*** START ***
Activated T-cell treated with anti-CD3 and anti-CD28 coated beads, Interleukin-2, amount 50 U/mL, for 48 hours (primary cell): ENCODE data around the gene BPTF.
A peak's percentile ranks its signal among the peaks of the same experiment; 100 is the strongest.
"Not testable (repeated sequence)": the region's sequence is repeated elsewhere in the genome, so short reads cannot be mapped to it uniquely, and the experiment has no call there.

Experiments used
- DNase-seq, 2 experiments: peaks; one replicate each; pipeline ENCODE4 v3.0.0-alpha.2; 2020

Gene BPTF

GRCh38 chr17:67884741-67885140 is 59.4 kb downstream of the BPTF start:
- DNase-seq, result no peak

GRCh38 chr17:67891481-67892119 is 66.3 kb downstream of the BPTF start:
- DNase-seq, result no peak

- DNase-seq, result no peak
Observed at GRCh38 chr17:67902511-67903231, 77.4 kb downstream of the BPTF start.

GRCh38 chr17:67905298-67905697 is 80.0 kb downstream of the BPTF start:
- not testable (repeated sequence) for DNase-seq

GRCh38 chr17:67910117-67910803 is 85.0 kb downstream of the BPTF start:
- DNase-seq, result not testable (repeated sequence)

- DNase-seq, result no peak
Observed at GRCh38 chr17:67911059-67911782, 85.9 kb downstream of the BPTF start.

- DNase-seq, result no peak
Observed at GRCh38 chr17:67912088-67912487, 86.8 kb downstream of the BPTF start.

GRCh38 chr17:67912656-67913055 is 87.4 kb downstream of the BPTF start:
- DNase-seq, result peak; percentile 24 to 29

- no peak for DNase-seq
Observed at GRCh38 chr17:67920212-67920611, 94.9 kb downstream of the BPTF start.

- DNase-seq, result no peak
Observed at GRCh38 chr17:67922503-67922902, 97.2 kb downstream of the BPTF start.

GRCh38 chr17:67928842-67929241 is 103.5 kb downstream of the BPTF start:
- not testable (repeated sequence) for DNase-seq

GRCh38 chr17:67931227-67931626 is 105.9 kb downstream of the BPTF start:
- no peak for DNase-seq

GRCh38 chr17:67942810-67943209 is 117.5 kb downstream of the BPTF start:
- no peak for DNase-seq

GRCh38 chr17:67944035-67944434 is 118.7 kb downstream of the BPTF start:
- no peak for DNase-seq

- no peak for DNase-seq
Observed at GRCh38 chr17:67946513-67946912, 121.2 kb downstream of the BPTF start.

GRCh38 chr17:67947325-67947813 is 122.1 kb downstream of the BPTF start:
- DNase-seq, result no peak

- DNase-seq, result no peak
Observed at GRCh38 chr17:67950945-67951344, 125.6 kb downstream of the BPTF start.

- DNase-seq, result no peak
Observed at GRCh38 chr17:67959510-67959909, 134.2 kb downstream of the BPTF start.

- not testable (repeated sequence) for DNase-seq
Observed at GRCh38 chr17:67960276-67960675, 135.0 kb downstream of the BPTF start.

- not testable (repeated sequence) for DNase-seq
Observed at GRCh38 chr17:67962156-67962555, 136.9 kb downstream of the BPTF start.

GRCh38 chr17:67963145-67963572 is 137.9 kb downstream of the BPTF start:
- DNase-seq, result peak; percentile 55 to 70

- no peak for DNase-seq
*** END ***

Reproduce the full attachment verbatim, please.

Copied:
Activated T-cell treated with anti-CD3 and anti-CD28 coated beads, Interleukin-2, amount 50 U/mL, for 48 hours (primary cell): ENCODE data around the gene BPTF.
A peak's percentile ranks its signal among the peaks of the same experiment; 100 is the strongest.
"Not testable (repeated sequence)": the region's sequence is repeated elsewhere in the genome, so short reads cannot be mapped to it uniquely, and the experiment has no call there.

Experiments used
- DNase-seq, 2 experiments: peaks; one replicate each; pipeline ENCODE4 v3.0.0-alpha.2; 2020

Gene BPTF

GRCh38 chr17:67884741-67885140 is 59.4 kb downstream of the BPTF start:
- DNase-seq, result no peak

GRCh38 chr17:67891481-67892119 is 66.3 kb downstream of the BPTF start:
- DNase-seq, result no peak

- DNase-seq, result no peak
Observed at GRCh38 chr17:67902511-67903231, 77.4 kb downstream of the BPTF start.

GRCh38 chr17:67905298-67905697 is 80.0 kb downstream of the BPTF start:
- not testable (repeated sequence) for DNase-seq

GRCh38 chr17:67910117-67910803 is 85.0 kb downstream of the BPTF start:
- DNase-seq, result not testable (repeated sequence)

- DNase-seq, result no peak
Observed at GRCh38 chr17:67911059-67911782, 85.9 kb downstream of the BPTF start.

- DNase-seq, result no peak
Observed at GRCh38 chr17:67912088-67912487, 86.8 kb downstream of the BPTF start.

GRCh38 chr17:67912656-67913055 is 87.4 kb downstream of the BPTF start:
- DNase-seq, result peak; percentile 24 to 29

- no peak for DNase-seq
Observed at GRCh38 chr17:67920212-67920611, 94.9 kb downstream of the BPTF start.

- DNase-seq, result no peak
Observed at GRCh38 chr17:67922503-67922902, 97.2 kb downstream of the BPTF start.

GRCh38 chr17:67928842-67929241 is 103.5 kb downstream of the BPTF start:
- not testable (repeated sequence) for DNase-seq

GRCh38 chr17:67931227-67931626 is 105.9 kb downstream of the BPTF start:
- no peak for DNase-seq

GRCh38 chr17:67942810-67943209 is 117.5 kb downstream of the BPTF start:
- no peak for DNase-seq

GRCh38 chr17:67944035-67944434 is 118.7 kb downstream of the BPTF start:
- no peak for DNase-seq

- no peak for DNase-seq
Observed at GRCh38 chr17:67946513-67946912, 121.2 kb downstream of the BPTF start.

GRCh38 chr17:67947325-67947813 is 122.1 kb downstream of the BPTF start:
- DNase-seq, result no peak

- DNase-seq, result no peak
Observed at GRCh38 chr17:67950945-67951344, 125.6 kb downstream of the BPTF start.

- DNase-seq, result no peak
Observed at GRCh38 chr17:67959510-67959909, 134.2 kb downstream of the BPTF start.

- not testable (repeated sequence) for DNase-seq
Observed at GRCh38 chr17:67960276-67960675, 135.0 kb downstream of the BPTF start.

- not testable (repeated sequence) for DNase-seq
Observed at GRCh38 chr17:67962156-67962555, 136.9 kb downstream of the BPTF start.

GRCh38 chr17:67963145-67963572 is 137.9 kb downstream of the BPTF start:
- DNase-seq, result peak; percentile 55 to 70

- no peak for DNase-seq